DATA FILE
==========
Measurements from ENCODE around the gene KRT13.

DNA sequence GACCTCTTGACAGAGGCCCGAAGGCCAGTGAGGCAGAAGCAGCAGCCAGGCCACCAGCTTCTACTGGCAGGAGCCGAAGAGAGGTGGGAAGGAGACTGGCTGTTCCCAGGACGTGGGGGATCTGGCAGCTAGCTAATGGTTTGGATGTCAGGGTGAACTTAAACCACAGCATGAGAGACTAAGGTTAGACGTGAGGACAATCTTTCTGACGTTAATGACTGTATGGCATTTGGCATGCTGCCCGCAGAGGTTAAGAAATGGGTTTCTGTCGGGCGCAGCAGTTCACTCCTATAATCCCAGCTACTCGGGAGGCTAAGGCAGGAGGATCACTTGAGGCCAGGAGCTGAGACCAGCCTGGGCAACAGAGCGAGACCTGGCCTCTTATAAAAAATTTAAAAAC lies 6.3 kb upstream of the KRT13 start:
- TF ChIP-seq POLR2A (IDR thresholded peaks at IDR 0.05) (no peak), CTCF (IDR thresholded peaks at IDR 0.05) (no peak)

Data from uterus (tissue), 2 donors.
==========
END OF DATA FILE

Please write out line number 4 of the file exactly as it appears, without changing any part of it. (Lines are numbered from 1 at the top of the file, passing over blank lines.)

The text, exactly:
Data from uterus (tissue), 2 donors.